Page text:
A Message from Ying Hua, Director of Undergraduate Studies
Dear entering DEA students,
First I want to extend a warm welcome to DEA. We, the faculty in DEA, look forward to working with you during your years at Cornell. Do keep in mind that we are here not only to guide your learning in the classroom, lab, or studio, but also to support you through academic advising. The purpose of this letter is to convey information intended to help you register for your Fall Semester classes at Cornell. When you arrive at Cornell, each of you will be assigned an academic advisor, a DEA faculty member in your major with whom you can discuss topics such as course selection, progress toward graduation, and career plans. The best advice we can offer as you begin your education at Cornell is that you get to know your academic advisor. Stop by your advisor's office and note her or his office hours and contact information. If your advisor is in, introduce yourself. If not, contact your advisor via email and make an appointment to meet. From that meeting on, take the initiative to keep in touch with your academic advisor.
If I can ever be of help to you, please feel free to contact me. In my role as DEA Director of Undergraduate Studies, I can help you with questions about course requirements, and off-campus programs such as Exchange programs, Urban Semester and Cornell in Washington, filing petitions for course substitutions, or other curriculum-related issues. Where I am unable to provide an answer to your questions, I will direct you to other knowledgeable and dedicated people on Campus who can help you.
Now, on to registering for classes.
- FOR STUDENTS ENTERING AS FRESHMEN, I encourage you to focus on required courses during your first and second semesters at Cornell. This will enable you to gain familiarity with the curriculum and plan your use of elective credits. When you access your Student Center, you will find that you have been pre-enrolled in DEA core requirement courses for the Fall semester. The pre-enrollment is the department's effort to ensure your spot in these courses in order for you to fulfill graduation requirements. You will need the permission from your advisor to drop these courses, however, I would strongly advise you not to do so. Because there may not be space for you in these courses next year, as the priority will be given to the next class. In terms of course load, you should take an average of 15 credits per semester, not counting Physical Education. You need to be enrolled in at least 12 credits per semester not counting PE to maintain your status as a student in good standing in the College of Human Ecology. To guide you in selecting courses, I suggest that you consult the Fall and Spring suggested schedules.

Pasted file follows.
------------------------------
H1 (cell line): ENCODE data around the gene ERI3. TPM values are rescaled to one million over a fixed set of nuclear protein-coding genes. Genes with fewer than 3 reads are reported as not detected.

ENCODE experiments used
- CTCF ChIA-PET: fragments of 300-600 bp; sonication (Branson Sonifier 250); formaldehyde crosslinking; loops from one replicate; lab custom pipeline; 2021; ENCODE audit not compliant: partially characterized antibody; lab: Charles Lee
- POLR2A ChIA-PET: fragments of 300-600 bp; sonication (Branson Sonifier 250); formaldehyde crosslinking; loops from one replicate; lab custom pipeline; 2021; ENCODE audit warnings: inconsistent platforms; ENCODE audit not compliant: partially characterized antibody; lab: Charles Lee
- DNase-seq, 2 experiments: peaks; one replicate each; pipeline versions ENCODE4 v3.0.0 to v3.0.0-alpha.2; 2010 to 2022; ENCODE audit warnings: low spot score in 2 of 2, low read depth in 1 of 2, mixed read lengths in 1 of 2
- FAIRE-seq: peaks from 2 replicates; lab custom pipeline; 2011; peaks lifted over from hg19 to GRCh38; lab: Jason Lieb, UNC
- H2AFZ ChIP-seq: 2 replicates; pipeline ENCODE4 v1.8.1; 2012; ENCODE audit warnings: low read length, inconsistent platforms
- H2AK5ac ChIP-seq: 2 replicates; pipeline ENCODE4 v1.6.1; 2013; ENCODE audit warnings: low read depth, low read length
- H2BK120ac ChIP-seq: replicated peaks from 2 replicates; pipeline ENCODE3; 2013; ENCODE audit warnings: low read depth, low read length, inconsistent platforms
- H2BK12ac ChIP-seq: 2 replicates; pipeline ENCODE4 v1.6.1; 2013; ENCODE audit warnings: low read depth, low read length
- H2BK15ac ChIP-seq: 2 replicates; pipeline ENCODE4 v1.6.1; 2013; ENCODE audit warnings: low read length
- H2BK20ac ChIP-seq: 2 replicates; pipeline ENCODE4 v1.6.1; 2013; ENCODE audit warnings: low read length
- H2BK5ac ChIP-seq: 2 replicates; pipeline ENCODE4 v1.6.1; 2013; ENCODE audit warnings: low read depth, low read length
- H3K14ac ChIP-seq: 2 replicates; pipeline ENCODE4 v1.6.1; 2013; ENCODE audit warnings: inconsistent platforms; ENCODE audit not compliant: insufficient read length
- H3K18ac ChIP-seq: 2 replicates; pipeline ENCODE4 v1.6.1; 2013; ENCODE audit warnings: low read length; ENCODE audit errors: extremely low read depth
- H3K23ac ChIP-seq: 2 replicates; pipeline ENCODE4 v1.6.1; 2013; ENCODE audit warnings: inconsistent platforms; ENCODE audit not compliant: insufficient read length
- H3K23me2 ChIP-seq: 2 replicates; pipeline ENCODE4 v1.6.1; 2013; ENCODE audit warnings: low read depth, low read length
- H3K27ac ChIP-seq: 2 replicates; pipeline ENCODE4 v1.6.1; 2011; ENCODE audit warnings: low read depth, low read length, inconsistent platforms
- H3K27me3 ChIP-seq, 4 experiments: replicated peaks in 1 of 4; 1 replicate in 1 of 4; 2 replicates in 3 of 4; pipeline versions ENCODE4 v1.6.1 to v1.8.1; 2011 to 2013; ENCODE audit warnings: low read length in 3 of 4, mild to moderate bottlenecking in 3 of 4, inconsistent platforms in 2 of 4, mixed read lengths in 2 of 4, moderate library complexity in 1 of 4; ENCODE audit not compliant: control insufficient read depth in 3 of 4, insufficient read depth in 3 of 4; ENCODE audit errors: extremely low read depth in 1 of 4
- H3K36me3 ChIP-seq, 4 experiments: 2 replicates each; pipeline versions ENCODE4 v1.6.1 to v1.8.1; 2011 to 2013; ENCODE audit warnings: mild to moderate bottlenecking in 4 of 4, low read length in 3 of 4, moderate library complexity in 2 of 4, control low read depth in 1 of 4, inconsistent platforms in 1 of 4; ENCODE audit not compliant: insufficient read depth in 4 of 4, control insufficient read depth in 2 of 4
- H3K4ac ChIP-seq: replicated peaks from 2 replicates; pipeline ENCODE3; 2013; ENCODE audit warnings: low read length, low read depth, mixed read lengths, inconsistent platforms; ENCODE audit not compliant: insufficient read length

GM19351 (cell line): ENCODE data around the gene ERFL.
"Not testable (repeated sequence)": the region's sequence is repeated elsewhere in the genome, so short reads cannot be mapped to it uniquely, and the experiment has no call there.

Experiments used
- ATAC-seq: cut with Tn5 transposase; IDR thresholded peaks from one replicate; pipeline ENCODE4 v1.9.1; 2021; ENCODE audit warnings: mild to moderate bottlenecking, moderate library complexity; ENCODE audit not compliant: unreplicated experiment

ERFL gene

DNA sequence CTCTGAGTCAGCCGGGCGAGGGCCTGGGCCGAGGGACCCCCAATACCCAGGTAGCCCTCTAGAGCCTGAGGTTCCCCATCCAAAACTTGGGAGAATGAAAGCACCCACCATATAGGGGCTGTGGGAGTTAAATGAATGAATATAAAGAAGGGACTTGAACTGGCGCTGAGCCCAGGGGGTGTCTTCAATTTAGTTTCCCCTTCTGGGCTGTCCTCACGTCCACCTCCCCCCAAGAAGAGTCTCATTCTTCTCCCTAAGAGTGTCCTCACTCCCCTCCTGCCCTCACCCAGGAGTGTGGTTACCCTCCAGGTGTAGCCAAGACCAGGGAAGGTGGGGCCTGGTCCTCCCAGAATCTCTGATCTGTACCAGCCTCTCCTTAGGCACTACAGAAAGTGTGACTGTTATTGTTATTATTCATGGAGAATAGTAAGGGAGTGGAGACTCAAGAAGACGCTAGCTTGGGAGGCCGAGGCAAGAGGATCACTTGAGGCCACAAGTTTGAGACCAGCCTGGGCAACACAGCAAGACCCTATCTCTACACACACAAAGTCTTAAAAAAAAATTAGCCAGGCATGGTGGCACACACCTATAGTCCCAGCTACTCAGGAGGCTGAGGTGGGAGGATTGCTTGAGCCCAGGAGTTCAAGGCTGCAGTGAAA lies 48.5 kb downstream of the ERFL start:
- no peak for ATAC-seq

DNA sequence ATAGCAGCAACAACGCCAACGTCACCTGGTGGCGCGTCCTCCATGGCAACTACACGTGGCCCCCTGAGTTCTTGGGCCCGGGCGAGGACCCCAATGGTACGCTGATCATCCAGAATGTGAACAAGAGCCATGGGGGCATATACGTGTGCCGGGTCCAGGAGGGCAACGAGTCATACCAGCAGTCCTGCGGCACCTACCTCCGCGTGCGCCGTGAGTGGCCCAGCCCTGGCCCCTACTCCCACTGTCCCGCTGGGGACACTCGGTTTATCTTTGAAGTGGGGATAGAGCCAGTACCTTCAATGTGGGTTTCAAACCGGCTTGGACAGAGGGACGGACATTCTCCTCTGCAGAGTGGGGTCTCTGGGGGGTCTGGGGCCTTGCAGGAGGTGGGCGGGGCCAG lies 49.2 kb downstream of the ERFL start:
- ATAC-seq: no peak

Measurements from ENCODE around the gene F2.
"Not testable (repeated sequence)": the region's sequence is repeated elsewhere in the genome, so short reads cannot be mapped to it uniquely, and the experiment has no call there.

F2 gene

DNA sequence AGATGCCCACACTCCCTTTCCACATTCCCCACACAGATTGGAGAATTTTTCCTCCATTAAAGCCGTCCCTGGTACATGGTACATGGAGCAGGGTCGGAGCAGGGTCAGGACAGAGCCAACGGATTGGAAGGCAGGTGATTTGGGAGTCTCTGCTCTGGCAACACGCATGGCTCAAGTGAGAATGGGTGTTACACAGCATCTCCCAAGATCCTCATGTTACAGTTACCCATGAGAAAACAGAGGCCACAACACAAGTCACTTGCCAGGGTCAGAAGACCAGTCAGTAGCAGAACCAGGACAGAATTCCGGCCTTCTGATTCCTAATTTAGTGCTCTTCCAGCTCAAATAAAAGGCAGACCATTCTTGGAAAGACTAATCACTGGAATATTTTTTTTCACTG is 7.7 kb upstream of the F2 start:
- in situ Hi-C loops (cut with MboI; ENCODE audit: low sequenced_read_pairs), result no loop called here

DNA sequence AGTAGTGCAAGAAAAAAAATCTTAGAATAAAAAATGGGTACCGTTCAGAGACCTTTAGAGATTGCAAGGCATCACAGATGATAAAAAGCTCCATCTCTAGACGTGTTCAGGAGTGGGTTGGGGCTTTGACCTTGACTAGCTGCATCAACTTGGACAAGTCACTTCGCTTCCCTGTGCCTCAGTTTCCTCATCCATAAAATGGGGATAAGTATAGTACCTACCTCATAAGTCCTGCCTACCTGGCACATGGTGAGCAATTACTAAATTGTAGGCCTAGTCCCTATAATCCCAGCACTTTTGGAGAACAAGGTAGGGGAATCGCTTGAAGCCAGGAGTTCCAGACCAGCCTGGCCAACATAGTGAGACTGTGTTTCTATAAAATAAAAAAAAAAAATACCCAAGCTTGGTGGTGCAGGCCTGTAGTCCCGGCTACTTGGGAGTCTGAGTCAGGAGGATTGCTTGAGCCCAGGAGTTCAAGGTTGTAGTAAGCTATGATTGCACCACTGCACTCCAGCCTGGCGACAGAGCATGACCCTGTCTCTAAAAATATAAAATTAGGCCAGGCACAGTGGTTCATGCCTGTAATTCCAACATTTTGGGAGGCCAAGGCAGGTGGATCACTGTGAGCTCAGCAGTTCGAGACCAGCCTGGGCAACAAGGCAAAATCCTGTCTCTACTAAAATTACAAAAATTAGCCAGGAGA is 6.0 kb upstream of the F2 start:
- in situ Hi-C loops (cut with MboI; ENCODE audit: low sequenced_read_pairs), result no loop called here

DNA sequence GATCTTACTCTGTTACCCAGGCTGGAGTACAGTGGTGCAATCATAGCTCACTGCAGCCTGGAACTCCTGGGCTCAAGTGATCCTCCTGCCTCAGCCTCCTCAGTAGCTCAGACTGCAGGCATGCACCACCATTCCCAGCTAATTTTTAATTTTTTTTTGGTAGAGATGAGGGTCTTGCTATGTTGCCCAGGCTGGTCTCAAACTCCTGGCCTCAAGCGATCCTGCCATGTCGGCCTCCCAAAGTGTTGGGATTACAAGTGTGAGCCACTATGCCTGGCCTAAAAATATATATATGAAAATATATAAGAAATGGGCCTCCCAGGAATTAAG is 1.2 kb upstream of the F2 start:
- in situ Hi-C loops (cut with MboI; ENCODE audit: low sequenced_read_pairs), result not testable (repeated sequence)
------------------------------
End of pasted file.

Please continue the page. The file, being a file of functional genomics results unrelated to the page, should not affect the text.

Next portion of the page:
- FOR STUDENTS WHO ARE TRANSFERRING INTO DEA, your starting place in the process of registering for courses is to study the credit evaluation information that you received from the College of Human Ecology Registrar's Office. This information will tell you how your transfer credits are being counted against requirements for the DEA major. With this information in hand, you can use the suggested schedule for DEA to check off requirements you already have met and to plan your course selection for the upcoming semester. If you have not received this information, please contact the CHE Registrar's Office directly. The suggested schedules for DEA can be found on the Undergraduate page of the DEA web site.
Do keep in mind that you will be able to make changes in your course selection based on advising during orientation when you arrive at Cornell.
Always remember that we, the faculty in DEA, are here for you to ensure that your educational experience at Cornell is fulfilling. Again, welcome!
Associate Professor and DEA Director of Undergraduate Studies